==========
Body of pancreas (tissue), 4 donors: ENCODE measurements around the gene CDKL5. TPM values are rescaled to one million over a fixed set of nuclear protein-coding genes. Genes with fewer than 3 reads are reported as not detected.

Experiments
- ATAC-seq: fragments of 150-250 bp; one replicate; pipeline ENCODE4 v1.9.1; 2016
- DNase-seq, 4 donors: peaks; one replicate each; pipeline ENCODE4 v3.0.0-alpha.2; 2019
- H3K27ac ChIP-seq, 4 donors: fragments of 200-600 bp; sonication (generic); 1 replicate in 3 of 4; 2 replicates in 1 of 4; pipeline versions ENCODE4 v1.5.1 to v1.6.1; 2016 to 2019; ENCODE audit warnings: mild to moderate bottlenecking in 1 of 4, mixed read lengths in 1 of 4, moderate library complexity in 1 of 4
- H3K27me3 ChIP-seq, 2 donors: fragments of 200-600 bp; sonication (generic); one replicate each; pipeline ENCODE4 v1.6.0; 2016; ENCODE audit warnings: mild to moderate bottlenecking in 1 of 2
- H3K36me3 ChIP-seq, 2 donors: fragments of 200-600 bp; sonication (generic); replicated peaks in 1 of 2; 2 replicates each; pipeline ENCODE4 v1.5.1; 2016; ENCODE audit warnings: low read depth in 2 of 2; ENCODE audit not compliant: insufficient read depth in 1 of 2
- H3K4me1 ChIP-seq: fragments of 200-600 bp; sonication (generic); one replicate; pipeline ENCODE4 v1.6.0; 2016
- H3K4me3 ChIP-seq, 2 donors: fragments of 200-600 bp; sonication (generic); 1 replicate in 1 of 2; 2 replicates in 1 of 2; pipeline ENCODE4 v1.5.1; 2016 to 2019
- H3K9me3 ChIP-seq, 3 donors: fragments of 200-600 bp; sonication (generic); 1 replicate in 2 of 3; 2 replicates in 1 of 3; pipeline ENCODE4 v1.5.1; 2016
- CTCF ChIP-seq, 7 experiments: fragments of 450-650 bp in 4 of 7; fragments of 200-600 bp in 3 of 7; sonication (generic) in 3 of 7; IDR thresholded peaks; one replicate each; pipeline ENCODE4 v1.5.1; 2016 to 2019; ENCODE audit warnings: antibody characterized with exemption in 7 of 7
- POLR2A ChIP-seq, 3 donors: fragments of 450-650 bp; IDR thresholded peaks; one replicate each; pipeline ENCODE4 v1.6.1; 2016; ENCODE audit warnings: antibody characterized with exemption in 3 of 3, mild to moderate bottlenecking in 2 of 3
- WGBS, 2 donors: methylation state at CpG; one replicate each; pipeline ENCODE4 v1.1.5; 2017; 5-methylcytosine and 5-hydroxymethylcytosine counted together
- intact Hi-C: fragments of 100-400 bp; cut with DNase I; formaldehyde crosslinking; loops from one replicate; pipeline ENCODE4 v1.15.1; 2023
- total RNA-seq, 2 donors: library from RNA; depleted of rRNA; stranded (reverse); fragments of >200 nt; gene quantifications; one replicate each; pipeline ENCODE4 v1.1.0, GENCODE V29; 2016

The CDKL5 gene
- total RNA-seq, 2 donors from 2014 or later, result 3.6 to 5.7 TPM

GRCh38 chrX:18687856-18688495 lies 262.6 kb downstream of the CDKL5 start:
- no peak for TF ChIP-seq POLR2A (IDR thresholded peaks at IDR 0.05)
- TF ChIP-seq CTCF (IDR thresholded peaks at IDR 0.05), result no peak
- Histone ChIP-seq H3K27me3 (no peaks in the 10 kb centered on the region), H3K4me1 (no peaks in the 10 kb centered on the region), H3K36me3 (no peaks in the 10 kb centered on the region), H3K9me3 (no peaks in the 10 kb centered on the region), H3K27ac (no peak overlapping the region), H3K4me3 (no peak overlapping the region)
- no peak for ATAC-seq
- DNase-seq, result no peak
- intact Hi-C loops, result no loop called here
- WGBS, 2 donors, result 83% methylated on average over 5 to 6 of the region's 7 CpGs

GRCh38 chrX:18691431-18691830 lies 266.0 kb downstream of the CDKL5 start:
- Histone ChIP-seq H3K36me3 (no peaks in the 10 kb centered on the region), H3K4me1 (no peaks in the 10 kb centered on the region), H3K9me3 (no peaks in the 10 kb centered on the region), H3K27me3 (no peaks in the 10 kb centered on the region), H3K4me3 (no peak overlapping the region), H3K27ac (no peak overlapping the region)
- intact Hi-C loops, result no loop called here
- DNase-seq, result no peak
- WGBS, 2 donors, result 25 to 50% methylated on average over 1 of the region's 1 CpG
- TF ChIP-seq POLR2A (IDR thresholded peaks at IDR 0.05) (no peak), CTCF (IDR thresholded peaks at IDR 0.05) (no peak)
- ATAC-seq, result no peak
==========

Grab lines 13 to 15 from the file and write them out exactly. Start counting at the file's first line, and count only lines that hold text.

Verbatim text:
- WGBS, 2 donors: methylation state at CpG; one replicate each; pipeline ENCODE4 v1.1.5; 2017; 5-methylcytosine and 5-hydroxymethylcytosine counted together
- intact Hi-C: fragments of 100-400 bp; cut with DNase I; formaldehyde crosslinking; loops from one replicate; pipeline ENCODE4 v1.15.1; 2023
- total RNA-seq, 2 donors: library from RNA; depleted of rRNA; stranded (reverse); fragments of >200 nt; gene quantifications; one replicate each; pipeline ENCODE4 v1.1.0, GENCODE V29; 2016